A Metaphorical Stretch, Perhaps

But a key point — Jonathan Zittrain got here first, of course, but it’s still a point to consider. The Death of the Open Web [pdf]

People who find the Web distasteful — ugly, uncivilized — have nonetheless been forced to live there: it’s the place to go for jobs, resources, services, social life, the future. But now, with the purchase of an iPhone or an iPad, there’s a way out, an orderly suburb that lets you sample the Web’s opportunities without having to mix with the riffraff. This suburb is defined by apps from the glittering App Store: neat, cute homes far from the Web city center, out in pristine Applecrest Estates. In the migration of dissenters from the “open” Web to pricey and secluded apps, we’re witnessing urban decentralization, suburbanization and the online equivalent of white flight.

As a recently minted iPad owner, I can understand that there’s an appeal, but I don’t quite get it. The thing is great for some things, but it totally sucks for others. It’s not going to replace a “real” computer any time soon — or, if it does, it will have to have changed in some fundamental ways; ways that will have essentially made it into a what a “real” computer ought to have become.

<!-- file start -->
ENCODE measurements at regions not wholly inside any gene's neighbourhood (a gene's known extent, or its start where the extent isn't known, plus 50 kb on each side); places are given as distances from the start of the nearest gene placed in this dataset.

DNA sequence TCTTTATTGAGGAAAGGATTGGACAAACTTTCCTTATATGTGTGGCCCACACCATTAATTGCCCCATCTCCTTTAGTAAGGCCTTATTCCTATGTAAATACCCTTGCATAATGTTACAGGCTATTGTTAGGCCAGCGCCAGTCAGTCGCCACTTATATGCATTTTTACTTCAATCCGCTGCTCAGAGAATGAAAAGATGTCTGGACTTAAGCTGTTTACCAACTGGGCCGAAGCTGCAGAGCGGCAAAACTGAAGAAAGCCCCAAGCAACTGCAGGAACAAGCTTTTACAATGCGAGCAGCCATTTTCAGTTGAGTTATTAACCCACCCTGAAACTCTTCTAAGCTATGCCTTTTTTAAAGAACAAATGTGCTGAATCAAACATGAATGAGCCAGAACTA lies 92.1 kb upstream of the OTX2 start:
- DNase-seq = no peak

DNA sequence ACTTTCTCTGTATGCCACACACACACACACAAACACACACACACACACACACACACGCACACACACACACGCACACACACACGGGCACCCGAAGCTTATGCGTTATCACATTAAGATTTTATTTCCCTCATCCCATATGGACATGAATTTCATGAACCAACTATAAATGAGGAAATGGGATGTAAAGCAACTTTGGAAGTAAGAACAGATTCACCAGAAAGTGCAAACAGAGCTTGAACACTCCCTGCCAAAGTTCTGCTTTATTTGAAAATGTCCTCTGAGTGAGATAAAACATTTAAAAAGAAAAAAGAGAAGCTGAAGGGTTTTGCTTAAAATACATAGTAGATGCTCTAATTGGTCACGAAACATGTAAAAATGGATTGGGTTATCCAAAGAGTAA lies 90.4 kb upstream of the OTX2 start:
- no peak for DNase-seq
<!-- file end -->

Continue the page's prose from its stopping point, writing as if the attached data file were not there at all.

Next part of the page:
In particular, the closed development environment is going to have to change. The App Store is a f*!#ing nightmare. There’s no real indication of how well much of anything works. It’s based on the presumption that, for 10 bucks, just gamble that the thing will do what you want.

That’s fine for a toy, but it isn’t going to cut it if you want something to get something *real* done.

Which is not to say that I don’t like the thing — it’s great at the things it’s designed to do. But I don’t think it’s been designed to overthrow/enclose the open internet. It’s a terrible tool for that task!

Later: Andrew Leonard, on the other hand, seems to have taken a strange sort of offense, missing what I would see as the point of the article, in Death of the “open Web”: Greatly exaggerated. Although his closing paragraphs (modulo *his* embrace of the dogma of “open-ness”) are a perfectly reasonable thought, he misses that what Heffernan is talking about is not “white flight” from the internet but, rather, the rise of the kind of sheltered (and readily exploited!) communities that Turow speaks of in Niche Envy. It’s not that anyone is forcing folks into these communities; rather, it’s that there are real benefits being offered, and some will take the creators of these spaces up on them — at least for a while (see, for example, Facebook’s current round of problems).

The closing paragraphs of Leonard’s entry:

Heffernan is correct to note that Steve Jobs has found a clever way to make money via the iPhone’s walled-off AppStore. Good for him. But the end of that story — as suggested by the skyrocketing growth rates of Android phones — has hardly been written. The open Web tends to find ways around walled gardens. And the computing devices that give us the most choices tend to be the long-term winners. Openness conquers all.

The open Web is unruly, and it can be nasty and brutish. But it is also teeming with life and energy and passion. Not only is it not dying, but it looks impossible to kill.